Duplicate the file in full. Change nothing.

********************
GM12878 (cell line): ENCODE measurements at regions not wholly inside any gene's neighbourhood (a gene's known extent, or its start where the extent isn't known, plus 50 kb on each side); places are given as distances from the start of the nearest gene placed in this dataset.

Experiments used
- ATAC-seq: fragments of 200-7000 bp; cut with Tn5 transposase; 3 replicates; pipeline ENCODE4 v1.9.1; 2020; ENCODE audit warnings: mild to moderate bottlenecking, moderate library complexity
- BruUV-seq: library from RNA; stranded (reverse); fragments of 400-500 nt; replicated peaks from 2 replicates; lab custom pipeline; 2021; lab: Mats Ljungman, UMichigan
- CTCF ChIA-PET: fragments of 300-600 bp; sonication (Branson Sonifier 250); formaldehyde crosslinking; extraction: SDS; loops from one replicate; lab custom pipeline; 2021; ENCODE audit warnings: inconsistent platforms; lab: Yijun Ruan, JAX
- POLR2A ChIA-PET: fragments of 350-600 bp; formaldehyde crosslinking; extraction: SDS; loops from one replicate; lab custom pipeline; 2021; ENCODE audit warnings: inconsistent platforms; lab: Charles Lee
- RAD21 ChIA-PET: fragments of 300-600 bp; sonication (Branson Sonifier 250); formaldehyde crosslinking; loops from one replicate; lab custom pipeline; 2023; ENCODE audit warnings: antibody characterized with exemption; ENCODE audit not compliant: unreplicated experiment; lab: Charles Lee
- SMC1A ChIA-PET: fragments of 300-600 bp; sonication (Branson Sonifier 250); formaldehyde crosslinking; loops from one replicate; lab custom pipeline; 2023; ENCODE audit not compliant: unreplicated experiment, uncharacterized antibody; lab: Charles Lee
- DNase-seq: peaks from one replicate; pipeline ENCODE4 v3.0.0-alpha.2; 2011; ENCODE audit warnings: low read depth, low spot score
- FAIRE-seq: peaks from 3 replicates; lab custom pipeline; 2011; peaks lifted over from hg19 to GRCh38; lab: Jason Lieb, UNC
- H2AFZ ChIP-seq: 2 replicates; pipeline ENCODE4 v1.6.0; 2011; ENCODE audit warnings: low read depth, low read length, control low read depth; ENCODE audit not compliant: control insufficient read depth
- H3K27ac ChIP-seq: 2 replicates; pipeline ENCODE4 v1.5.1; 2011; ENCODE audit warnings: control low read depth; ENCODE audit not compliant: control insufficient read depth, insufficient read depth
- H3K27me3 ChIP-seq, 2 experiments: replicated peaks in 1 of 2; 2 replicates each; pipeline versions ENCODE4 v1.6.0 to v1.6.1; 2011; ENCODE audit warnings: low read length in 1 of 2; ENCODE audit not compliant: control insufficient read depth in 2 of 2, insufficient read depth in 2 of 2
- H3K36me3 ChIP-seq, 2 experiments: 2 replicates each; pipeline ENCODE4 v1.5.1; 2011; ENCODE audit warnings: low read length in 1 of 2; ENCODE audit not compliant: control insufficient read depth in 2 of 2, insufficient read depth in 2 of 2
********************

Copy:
GM12878 (cell line): ENCODE measurements at regions not wholly inside any gene's neighbourhood (a gene's known extent, or its start where the extent isn't known, plus 50 kb on each side); places are given as distances from the start of the nearest gene placed in this dataset.

Experiments used
- ATAC-seq: fragments of 200-7000 bp; cut with Tn5 transposase; 3 replicates; pipeline ENCODE4 v1.9.1; 2020; ENCODE audit warnings: mild to moderate bottlenecking, moderate library complexity
- BruUV-seq: library from RNA; stranded (reverse); fragments of 400-500 nt; replicated peaks from 2 replicates; lab custom pipeline; 2021; lab: Mats Ljungman, UMichigan
- CTCF ChIA-PET: fragments of 300-600 bp; sonication (Branson Sonifier 250); formaldehyde crosslinking; extraction: SDS; loops from one replicate; lab custom pipeline; 2021; ENCODE audit warnings: inconsistent platforms; lab: Yijun Ruan, JAX
- POLR2A ChIA-PET: fragments of 350-600 bp; formaldehyde crosslinking; extraction: SDS; loops from one replicate; lab custom pipeline; 2021; ENCODE audit warnings: inconsistent platforms; lab: Charles Lee
- RAD21 ChIA-PET: fragments of 300-600 bp; sonication (Branson Sonifier 250); formaldehyde crosslinking; loops from one replicate; lab custom pipeline; 2023; ENCODE audit warnings: antibody characterized with exemption; ENCODE audit not compliant: unreplicated experiment; lab: Charles Lee
- SMC1A ChIA-PET: fragments of 300-600 bp; sonication (Branson Sonifier 250); formaldehyde crosslinking; loops from one replicate; lab custom pipeline; 2023; ENCODE audit not compliant: unreplicated experiment, uncharacterized antibody; lab: Charles Lee
- DNase-seq: peaks from one replicate; pipeline ENCODE4 v3.0.0-alpha.2; 2011; ENCODE audit warnings: low read depth, low spot score
- FAIRE-seq: peaks from 3 replicates; lab custom pipeline; 2011; peaks lifted over from hg19 to GRCh38; lab: Jason Lieb, UNC
- H2AFZ ChIP-seq: 2 replicates; pipeline ENCODE4 v1.6.0; 2011; ENCODE audit warnings: low read depth, low read length, control low read depth; ENCODE audit not compliant: control insufficient read depth
- H3K27ac ChIP-seq: 2 replicates; pipeline ENCODE4 v1.5.1; 2011; ENCODE audit warnings: control low read depth; ENCODE audit not compliant: control insufficient read depth, insufficient read depth
- H3K27me3 ChIP-seq, 2 experiments: replicated peaks in 1 of 2; 2 replicates each; pipeline versions ENCODE4 v1.6.0 to v1.6.1; 2011; ENCODE audit warnings: low read length in 1 of 2; ENCODE audit not compliant: control insufficient read depth in 2 of 2, insufficient read depth in 2 of 2
- H3K36me3 ChIP-seq, 2 experiments: 2 replicates each; pipeline ENCODE4 v1.5.1; 2011; ENCODE audit warnings: low read length in 1 of 2; ENCODE audit not compliant: control insufficient read depth in 2 of 2, insufficient read depth in 2 of 2